The Promise of Research

Reprinted from PN July 2004

Medical breakthroughs don't happen overnight. VA researchers continue to seek a cure and improved care for people with spinal-cord injury.

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Andrew Akyaz, a veteran who sustained a T7 spinal-cord injury in a motor-vehicle accident, exercises on a Lokomat at the Miami VA Medical Center.

It made headlines last year when doctors implanted a diaphragm-pacing system in Christopher Reeve. The actor, who sustained a C2 spinal-cord injury (SCI) when he fell from his horse during a riding competition in 1995, is now able to breathe for longer periods without the aid of a mechanical ventilator.

Medical breakthroughs dont occur overnight. Reeves life-changing operation resulted from a quarter century of research funded by VA and other collaborating agencies.

Today, scientists at some 115 VA medical centers (VAMCs) are studying a wide range of diseases and medical conditions affecting veterans. Spinal-cord injury is a top priority, as some 40,000 of the roughly 240,000 Americans with SCI are veterans. Last year, VA funded nearly 100 research projects aimed at finding better ways to care for SCI patients or helping forge paths toward possible cures.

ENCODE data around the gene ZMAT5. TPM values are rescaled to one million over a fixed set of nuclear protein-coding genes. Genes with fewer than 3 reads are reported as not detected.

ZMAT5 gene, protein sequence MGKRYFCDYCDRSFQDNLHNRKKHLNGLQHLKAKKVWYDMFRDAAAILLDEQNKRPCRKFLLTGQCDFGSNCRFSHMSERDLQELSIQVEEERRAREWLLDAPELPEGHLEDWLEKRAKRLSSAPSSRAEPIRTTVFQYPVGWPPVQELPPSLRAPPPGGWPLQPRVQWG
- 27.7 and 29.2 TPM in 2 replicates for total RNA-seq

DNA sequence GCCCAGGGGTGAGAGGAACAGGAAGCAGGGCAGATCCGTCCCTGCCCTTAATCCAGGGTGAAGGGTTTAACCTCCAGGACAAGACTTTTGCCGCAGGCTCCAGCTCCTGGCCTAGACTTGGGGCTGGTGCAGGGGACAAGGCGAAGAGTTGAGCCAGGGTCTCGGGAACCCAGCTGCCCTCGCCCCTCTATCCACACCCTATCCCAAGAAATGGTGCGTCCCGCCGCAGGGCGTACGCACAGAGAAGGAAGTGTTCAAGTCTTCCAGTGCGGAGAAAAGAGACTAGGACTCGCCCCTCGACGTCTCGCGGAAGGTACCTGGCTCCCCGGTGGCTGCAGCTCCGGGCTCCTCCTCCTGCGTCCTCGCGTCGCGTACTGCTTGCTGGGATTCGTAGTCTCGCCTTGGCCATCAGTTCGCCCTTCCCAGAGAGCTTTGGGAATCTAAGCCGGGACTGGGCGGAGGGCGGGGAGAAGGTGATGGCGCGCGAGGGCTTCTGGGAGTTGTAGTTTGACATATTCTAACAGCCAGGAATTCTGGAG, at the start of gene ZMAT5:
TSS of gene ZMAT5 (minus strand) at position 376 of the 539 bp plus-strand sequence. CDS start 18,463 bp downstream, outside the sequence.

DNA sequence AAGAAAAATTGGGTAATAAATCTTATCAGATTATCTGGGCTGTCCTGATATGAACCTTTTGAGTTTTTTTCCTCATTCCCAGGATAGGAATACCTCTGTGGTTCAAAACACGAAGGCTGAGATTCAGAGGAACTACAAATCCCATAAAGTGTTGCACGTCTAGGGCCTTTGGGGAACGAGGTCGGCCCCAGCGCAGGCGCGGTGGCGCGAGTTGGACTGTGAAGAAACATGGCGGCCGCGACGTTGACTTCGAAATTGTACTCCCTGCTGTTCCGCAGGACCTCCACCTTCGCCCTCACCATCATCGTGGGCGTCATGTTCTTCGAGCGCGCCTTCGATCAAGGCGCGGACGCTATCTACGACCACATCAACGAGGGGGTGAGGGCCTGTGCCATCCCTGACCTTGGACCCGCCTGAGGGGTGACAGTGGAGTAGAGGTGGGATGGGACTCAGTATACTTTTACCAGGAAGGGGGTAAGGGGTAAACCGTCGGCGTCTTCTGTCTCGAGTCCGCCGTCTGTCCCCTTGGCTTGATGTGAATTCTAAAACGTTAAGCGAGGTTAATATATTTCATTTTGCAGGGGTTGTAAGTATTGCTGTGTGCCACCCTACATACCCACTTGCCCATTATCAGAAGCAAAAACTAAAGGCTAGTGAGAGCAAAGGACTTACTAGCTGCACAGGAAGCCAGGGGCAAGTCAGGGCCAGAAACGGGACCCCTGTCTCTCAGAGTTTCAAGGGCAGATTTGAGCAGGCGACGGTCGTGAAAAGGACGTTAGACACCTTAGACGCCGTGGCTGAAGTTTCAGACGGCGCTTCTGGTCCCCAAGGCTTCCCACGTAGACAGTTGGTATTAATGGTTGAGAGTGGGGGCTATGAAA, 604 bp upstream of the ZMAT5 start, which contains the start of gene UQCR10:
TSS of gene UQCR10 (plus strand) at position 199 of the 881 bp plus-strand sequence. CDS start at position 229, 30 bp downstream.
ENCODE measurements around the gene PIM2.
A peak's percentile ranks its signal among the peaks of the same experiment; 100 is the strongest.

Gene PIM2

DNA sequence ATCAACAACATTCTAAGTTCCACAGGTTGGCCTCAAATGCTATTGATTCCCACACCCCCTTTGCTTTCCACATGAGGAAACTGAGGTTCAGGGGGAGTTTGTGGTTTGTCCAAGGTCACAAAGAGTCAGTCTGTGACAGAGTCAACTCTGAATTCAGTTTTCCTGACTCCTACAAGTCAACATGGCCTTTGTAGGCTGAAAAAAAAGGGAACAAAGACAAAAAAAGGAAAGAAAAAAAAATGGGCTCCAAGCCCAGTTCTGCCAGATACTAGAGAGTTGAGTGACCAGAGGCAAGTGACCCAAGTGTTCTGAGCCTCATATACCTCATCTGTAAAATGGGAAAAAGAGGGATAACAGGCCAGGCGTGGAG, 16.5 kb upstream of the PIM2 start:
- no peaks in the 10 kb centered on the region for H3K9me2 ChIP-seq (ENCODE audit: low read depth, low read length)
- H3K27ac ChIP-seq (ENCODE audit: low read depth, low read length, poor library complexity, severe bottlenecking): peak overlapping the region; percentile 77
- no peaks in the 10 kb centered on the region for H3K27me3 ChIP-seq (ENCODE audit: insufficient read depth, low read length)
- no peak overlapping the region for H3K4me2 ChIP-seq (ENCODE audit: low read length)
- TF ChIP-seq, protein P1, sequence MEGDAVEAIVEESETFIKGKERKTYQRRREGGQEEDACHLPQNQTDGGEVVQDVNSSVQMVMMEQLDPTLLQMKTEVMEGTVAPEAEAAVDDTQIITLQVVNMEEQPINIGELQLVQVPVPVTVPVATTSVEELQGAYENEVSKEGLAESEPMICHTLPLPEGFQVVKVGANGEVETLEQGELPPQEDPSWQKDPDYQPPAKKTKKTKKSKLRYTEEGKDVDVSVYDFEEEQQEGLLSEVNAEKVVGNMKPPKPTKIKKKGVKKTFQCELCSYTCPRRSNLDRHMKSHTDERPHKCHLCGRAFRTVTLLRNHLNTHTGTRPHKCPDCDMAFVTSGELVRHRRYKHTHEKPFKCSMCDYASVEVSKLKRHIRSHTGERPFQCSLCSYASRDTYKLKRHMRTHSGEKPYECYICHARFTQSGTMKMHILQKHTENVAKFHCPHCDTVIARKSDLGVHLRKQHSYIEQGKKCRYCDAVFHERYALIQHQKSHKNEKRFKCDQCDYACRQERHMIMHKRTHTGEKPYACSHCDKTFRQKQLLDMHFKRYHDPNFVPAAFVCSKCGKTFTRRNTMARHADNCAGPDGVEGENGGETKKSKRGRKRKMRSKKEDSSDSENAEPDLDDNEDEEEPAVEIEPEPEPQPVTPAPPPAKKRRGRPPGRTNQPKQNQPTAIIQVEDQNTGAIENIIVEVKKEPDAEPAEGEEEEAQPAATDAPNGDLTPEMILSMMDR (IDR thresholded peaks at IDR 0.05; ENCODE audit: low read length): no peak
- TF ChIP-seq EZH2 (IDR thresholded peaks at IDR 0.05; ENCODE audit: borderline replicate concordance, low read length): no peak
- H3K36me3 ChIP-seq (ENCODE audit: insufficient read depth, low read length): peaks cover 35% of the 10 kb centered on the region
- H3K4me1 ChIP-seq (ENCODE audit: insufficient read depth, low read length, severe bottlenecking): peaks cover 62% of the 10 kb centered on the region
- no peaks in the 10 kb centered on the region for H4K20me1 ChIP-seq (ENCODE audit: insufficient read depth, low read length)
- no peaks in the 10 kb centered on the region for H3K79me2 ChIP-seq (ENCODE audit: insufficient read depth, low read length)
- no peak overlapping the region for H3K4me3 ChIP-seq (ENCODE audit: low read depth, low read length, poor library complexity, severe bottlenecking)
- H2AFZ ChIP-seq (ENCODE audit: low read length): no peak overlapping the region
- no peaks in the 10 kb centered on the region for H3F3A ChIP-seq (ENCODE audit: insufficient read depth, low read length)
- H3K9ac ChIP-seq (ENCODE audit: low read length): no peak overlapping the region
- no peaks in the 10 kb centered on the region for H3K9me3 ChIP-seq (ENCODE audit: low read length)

Mirkin's article takes a look at what's happening around the country at VA's "centers of excellence" as well as other SCI study sites.


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The Promise of Research


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